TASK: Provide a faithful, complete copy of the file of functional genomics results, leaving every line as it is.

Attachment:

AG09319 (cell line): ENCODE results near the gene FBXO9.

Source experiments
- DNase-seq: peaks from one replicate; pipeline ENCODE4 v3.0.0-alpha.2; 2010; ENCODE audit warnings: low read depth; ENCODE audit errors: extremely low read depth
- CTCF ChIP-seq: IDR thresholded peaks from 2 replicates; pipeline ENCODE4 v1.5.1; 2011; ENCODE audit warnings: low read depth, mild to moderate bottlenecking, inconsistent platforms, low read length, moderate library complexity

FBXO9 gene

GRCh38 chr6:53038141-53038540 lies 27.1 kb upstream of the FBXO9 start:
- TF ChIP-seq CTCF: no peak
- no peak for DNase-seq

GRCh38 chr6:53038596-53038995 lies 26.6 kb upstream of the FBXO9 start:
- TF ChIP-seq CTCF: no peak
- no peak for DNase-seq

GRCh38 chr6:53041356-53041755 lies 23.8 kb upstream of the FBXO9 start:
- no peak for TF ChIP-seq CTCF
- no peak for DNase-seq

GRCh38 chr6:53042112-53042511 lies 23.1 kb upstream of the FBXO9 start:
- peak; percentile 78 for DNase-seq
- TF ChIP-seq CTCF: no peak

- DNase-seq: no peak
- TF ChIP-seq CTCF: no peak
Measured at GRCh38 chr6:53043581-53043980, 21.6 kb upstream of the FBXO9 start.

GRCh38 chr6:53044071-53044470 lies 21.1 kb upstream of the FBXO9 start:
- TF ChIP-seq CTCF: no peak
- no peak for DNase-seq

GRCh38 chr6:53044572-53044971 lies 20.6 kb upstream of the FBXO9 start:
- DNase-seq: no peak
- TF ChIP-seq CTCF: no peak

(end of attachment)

AG09319 (cell line): ENCODE results near the gene FBXO9.

Source experiments
- DNase-seq: peaks from one replicate; pipeline ENCODE4 v3.0.0-alpha.2; 2010; ENCODE audit warnings: low read depth; ENCODE audit errors: extremely low read depth
- CTCF ChIP-seq: IDR thresholded peaks from 2 replicates; pipeline ENCODE4 v1.5.1; 2011; ENCODE audit warnings: low read depth, mild to moderate bottlenecking, inconsistent platforms, low read length, moderate library complexity

FBXO9 gene

GRCh38 chr6:53038141-53038540 lies 27.1 kb upstream of the FBXO9 start:
- TF ChIP-seq CTCF: no peak
- no peak for DNase-seq

GRCh38 chr6:53038596-53038995 lies 26.6 kb upstream of the FBXO9 start:
- TF ChIP-seq CTCF: no peak
- no peak for DNase-seq

GRCh38 chr6:53041356-53041755 lies 23.8 kb upstream of the FBXO9 start:
- no peak for TF ChIP-seq CTCF
- no peak for DNase-seq

GRCh38 chr6:53042112-53042511 lies 23.1 kb upstream of the FBXO9 start:
- peak; percentile 78 for DNase-seq
- TF ChIP-seq CTCF: no peak

- DNase-seq: no peak
- TF ChIP-seq CTCF: no peak
Measured at GRCh38 chr6:53043581-53043980, 21.6 kb upstream of the FBXO9 start.

GRCh38 chr6:53044071-53044470 lies 21.1 kb upstream of the FBXO9 start:
- TF ChIP-seq CTCF: no peak
- no peak for DNase-seq

GRCh38 chr6:53044572-53044971 lies 20.6 kb upstream of the FBXO9 start:
- DNase-seq: no peak
- TF ChIP-seq CTCF: no peak